It's the end of rewards as we know it 

Female and male engineers looking away while sitting at table in office

Retaining talent requires flexible rewards, more frequent reviews, and creative compensation packages.

The pandemic upended many norms of work, and new geopolitical and economic shifts continue to push organizations to adapt their talent and rewards strategies. Before making decisions on new rewards, some leaders may want to wait for the dust to settle, but that’s not likely to happen anytime soon — if at all — in this rapidly changing world. To bake flexibility into reward programs, leading organizations are replacing traditional approaches, such as annual base pay adjustments and hourly rate increases, with more frequent rewards reviews and creative compensation packages.

Five top talent and rewards challenges

It’s important to consider these new realities when assessing today’s rewards programs:
  1. Leaders don’t fully understand trends.
    It’s important to know what’s new in rewards, including the dramatic changes we’re seeing in what employees want and what organizations can provide. But many leaders remain focused on a work landscape that no longer exists.
  2. Skyrocketing inflation outpaces wage increases.
    This creates cost-of-living and cost-of-labor concerns, putting pressure on organizations to keep up — but most don’t have the budget to do so, and nor is it a realistic expectation. Increasing base pay may satisfy some employees, but it can have the knock-on effect of increasing the prices of your products and services, which impacts the overall health of the business. The good news is that a pay increase is just one tool in the kit for addressing inflation.
  3. Segmentation has separated high-tech roles from strategic roles.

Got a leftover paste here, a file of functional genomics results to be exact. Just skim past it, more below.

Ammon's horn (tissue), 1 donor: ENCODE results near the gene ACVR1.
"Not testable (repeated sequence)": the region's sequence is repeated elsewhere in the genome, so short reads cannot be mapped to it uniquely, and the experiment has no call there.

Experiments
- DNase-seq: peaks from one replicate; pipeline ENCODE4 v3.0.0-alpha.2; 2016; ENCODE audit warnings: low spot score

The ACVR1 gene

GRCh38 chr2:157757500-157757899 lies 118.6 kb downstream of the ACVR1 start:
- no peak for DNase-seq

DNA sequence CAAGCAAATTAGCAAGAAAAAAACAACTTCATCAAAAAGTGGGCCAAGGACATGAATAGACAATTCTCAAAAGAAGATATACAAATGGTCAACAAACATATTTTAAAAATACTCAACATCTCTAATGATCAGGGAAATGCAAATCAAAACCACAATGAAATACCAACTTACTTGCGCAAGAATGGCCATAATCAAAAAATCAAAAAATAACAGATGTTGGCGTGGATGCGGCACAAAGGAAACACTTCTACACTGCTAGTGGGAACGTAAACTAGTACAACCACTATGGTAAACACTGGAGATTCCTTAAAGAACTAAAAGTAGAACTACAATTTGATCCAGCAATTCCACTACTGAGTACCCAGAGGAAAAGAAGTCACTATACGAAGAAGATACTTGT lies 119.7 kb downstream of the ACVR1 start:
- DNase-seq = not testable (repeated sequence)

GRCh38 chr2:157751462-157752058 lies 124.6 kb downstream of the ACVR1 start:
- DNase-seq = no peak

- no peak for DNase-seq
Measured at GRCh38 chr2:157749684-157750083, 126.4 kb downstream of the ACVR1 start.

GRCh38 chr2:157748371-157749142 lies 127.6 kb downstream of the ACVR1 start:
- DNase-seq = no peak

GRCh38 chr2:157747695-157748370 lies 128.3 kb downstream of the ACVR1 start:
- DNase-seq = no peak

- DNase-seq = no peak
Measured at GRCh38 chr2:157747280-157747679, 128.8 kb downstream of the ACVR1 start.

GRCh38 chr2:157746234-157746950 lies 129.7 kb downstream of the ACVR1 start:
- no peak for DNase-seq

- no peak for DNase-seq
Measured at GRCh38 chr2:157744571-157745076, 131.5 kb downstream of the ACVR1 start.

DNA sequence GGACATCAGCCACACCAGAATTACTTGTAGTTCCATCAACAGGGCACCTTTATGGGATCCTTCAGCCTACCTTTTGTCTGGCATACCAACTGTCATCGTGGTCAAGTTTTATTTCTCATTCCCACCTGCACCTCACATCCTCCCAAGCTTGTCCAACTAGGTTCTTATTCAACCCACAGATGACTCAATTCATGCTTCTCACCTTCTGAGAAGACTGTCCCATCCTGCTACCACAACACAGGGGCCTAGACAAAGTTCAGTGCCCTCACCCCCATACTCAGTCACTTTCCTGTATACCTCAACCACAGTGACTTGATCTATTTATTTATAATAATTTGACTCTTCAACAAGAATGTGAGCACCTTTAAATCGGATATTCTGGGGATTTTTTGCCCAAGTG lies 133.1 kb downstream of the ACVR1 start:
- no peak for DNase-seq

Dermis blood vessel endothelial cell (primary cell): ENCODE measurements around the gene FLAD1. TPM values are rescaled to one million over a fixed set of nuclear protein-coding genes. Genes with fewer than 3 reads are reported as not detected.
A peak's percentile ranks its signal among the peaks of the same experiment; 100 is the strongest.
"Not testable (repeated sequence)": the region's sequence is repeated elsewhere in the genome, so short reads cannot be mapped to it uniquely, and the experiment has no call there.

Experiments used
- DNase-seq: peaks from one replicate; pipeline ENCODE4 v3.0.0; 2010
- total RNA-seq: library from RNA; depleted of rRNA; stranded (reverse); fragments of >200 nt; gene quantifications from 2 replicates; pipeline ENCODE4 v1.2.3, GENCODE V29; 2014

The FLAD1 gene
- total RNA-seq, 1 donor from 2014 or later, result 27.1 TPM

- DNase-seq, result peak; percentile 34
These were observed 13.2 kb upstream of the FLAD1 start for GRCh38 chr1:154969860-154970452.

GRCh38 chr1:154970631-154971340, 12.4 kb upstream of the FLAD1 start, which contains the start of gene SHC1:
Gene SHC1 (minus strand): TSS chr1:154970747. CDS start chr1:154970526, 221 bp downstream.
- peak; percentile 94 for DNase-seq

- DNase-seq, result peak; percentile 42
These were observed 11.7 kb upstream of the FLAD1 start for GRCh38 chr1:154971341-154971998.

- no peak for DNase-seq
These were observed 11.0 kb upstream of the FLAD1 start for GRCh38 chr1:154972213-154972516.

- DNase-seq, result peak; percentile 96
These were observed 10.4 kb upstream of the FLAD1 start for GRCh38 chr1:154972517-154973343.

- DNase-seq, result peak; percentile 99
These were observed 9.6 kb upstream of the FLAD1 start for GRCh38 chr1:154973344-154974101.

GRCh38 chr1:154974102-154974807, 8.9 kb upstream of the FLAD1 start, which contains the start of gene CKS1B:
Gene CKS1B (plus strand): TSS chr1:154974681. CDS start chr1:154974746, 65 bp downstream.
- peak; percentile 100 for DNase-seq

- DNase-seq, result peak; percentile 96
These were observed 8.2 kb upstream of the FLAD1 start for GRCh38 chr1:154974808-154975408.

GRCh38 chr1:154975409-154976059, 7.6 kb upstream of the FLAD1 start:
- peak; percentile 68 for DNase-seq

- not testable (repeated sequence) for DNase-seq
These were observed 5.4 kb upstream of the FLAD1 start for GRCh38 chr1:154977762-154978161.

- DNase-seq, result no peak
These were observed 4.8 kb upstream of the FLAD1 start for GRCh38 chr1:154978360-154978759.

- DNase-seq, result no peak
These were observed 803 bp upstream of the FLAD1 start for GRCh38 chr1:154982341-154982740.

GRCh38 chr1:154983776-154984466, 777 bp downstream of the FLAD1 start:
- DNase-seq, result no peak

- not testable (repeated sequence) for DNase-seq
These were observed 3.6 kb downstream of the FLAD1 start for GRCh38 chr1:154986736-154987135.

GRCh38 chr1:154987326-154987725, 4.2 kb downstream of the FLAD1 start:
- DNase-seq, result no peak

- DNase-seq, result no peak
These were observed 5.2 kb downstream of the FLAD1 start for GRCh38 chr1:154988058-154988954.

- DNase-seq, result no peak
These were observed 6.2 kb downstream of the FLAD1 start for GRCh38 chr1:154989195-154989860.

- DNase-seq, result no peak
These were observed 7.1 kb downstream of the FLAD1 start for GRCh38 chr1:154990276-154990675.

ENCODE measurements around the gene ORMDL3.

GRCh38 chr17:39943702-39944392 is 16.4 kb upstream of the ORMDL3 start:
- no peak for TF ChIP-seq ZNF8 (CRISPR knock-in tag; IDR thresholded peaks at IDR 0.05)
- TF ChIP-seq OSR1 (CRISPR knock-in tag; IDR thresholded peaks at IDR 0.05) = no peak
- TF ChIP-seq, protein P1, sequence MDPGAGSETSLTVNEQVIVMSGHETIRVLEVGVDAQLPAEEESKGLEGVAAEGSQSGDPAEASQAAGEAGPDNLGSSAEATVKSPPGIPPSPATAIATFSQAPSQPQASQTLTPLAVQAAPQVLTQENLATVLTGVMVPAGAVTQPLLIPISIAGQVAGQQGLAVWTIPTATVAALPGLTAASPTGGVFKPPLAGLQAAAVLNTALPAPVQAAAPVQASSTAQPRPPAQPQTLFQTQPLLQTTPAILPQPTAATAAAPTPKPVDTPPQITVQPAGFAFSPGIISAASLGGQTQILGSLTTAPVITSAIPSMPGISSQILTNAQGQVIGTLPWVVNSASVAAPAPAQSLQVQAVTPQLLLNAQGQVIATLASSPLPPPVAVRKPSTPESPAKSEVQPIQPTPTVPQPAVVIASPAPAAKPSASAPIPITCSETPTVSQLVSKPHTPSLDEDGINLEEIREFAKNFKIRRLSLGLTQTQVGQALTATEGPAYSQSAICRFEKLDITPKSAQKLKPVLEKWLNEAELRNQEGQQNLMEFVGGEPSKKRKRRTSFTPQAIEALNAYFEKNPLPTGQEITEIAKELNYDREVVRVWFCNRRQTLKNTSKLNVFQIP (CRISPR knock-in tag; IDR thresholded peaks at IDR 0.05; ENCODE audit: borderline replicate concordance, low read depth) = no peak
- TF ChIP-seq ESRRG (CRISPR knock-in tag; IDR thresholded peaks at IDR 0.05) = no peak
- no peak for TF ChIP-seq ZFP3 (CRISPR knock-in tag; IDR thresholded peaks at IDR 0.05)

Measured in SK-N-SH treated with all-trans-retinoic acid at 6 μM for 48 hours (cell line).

Different employee groups call for different approaches to pay, but perceptions differ on which roles are crucial and deserve higher pay. One approach is to offer increases to those who deliver on the strategy, but this calls for identifying business-critical skills and the employees who possess them, which is not a straightforward process.
  4. Leaving for another company can pay off, but at what price?
    Workers can raise their income significantly — sometimes by 20% to 30% — just by moving to another organization. But some who leave for higher salaries are ill-equipped for the position and burn out on the job. The real rub is that job hopping often creates problematic wage gaps between legacy employees and new joiners. 
  5. Employees increasingly want to work from anywhere.
    Post-pandemic, there’s a new desire to stay home or travel the world while keeping a job. While some workers with critical skills are happy to return to the office, others have relocated (or plan to move) sometimes to cities where their company has no presence. To retain the talent necessary to execute on strategies, leaders are reviewing rewards plans to mitigate the risks and returns of talent that flexes.

More challenges are on the horizon. For example, emerging pay transparency laws are requiring disclosure around salary ranges when hiring — with equal treatment legislation firmly rooted in the Netherlands, the EU’s Pay Transparency Directive in motion, and new directives surfacing in the United States. Pay reviews can help organizations make pre-emptive parity adjustments, stemming the tide of employees who would otherwise say that their pay is low compared to newly posted salaries. Additionally, people have begun reconsidering what’s truly important to them, prompting organizations to tip the balance from base pay to flexible pay packages and other total rewards, including a menu of voluntary benefits that addresses employees’ changing priorities throughout their lives. 

There’s a lot going on. Chaos and uncertainty can paralyze, but progressive organizations are finding opportunity. A new spirit of innovation has emerged for the first time in over a decade — moving from the concept of wages alone, as organizations think afresh about what constitutes the total rewards package.

Leaders are transforming their programs to include flexibility, financial education, upskilling and reskilling. Other considerations include progress on environmental, social and governance and sustainability goals, relief bonuses and transparent communication. These organizations are devising tactical ways to retain employees today and shoring up funds for retaining top talent next year.